Hepatitis is an inflammation of the liver that’s usually caused by a virus. It can result in chronic illness and even death. In this podcast, Dr. Francisco Averhoff discusses hepatitis. Created: 7/27/2017 by MMWR.
Date Released: 7/27/2017. Series Name: A Cup of Health with CDC.
A CUP OF HEALTH WITH CDC Hepatitis Prevention
World Hepatitis Day – July 28, 2017
Recorded: July 25, 2017; posted: July 27, 2017
[Announcer] This program is presented by the Centers for Disease Control and Prevention.
[Latoya Simmons] Welcome to A Cup of Health with CDC, a weekly feature of the MMWR, the Morbidity and Mortality Weekly Report. I’m Latoya Simmons, filling in for your host, Dr. Kathleen Dooling.
Hepatitis is an inflammation of the liver that’s usually caused by a virus. It can result in chronic illness and even death.
Dr. Francisco Averhoff is a researcher with CDC’s Division of Viral Hepatitis. He’s joining us today to discuss hepatitis. Welcome to the show, Dr. Averhoff.
[Dr. Averhoff] Thank you very much.
[Latoya Simmons] Dr. Averhoff, tell us a little about hepatitis.
[Dr. Averhoff] Hepatitis is an inflammation of the liver, most commonly caused by five different viruses—A, B, C, D, and E.
[Latoya Simmons] How common is hepatitis in the U.S.?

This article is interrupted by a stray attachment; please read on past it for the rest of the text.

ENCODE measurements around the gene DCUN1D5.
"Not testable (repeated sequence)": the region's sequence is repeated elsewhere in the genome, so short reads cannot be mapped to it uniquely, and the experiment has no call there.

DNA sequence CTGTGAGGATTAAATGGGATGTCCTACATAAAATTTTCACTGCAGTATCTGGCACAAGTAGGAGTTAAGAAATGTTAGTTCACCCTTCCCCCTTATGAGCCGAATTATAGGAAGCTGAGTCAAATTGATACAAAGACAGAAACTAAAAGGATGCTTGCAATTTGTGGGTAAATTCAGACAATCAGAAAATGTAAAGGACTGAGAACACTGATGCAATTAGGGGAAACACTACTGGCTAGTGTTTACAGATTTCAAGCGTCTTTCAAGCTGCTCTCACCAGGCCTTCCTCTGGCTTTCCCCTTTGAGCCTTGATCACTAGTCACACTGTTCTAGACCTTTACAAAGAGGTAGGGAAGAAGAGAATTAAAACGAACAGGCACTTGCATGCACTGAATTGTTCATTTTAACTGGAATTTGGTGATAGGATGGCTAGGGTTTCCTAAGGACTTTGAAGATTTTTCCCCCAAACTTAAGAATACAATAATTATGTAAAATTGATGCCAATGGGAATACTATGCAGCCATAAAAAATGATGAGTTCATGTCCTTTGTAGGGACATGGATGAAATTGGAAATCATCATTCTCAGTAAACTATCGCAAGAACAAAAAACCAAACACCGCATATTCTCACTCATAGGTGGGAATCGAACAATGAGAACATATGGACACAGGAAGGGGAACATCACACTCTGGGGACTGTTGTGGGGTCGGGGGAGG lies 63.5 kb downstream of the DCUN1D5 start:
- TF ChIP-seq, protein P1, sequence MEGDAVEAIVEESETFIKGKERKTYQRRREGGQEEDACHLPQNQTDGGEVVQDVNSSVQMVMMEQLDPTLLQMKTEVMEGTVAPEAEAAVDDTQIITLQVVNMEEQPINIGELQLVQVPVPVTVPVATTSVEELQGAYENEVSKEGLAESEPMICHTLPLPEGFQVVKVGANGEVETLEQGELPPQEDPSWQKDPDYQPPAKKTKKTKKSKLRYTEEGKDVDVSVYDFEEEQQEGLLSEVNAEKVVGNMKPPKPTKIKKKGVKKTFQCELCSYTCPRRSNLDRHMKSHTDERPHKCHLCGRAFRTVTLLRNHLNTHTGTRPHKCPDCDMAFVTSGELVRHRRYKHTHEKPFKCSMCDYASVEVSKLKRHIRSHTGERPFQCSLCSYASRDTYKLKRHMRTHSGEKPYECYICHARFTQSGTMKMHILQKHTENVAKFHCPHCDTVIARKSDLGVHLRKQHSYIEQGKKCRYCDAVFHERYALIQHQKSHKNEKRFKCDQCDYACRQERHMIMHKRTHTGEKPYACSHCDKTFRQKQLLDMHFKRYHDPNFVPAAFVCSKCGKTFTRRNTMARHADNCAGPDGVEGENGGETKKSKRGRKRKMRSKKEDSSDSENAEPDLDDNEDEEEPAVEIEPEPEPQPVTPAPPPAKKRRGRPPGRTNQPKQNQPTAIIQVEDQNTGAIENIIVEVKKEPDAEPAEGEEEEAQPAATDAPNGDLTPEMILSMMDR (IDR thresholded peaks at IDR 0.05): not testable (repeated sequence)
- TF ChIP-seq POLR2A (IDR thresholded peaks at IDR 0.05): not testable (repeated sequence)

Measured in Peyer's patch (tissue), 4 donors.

[Dr. Averhoff] Well, in the U.S., hepatitis is a lot less common than it used to be. Right now, we primarily have to worry about hepatitis A among international travelers, and hepatitis B and C is primarily a problem among people who use injection drugs.
[Latoya Simmons] How do people get hepatitis?
[Dr. Averhoff] Well, that depends. Hepatitis A is the biggest problem among international travelers, where hepatitis B and C are transmitted through blood and body fluids. The greatest risk in the United States is really among people who inject drugs.
[Latoya Simmons] What are the most common symptoms of hepatitis?
[Dr. Averhoff] When we think of hepatitis, we often think of yellowing of the eyes and skin. However, some of the most severe forms of hepatitis—B and C—can have no symptoms, but later on cause cirrhosis and even lead to liver cancer.
[Latoya Simmons] How can we protect ourselves from getting hepatitis?
[Dr. Averhoff] Well, fortunately, there are vaccines to prevent hepatitis A and B. And
international travelers should always practice good hygiene to prevent hepatitis A and hepatitis
E. Hepatitis B and C are transmitted through blood and body fluids. In the United States, people
who inject drugs are at greatest risk. Some states do have programs that can help injection drug
users protect themselves from hepatitis.
[Latoya Simmons] How is hepatitis treated?
[Dr. Averhoff] Hepatitis A and E go away on their own. For hepatitis B and C, there are antiviral
medications to treat the infection. People born between 1945 and 1965 in the United States are at
particular risk for hepatitis C and should ask their doctor to be tested.
[Latoya Simmons] Where can listeners get more information about hepatitis?
[Latoya Simmons] Thanks, Dr. Averhoff. I’ve been talking today with Dr. Francisco Averhoff
about hepatitis. People born in the U.S. between 1945 and 1965 should be tested for hepatitis C.
Make an appointment with your health care provider and ask about your risk, and about
vaccination for hepatitis A and B.
Until next time, be well. This is Latoya Simmons for A Cup of Health with CDC.
[Announcer] For the most accurate health information, visit www.cdc.gov or call 1-800-CDC-INFO.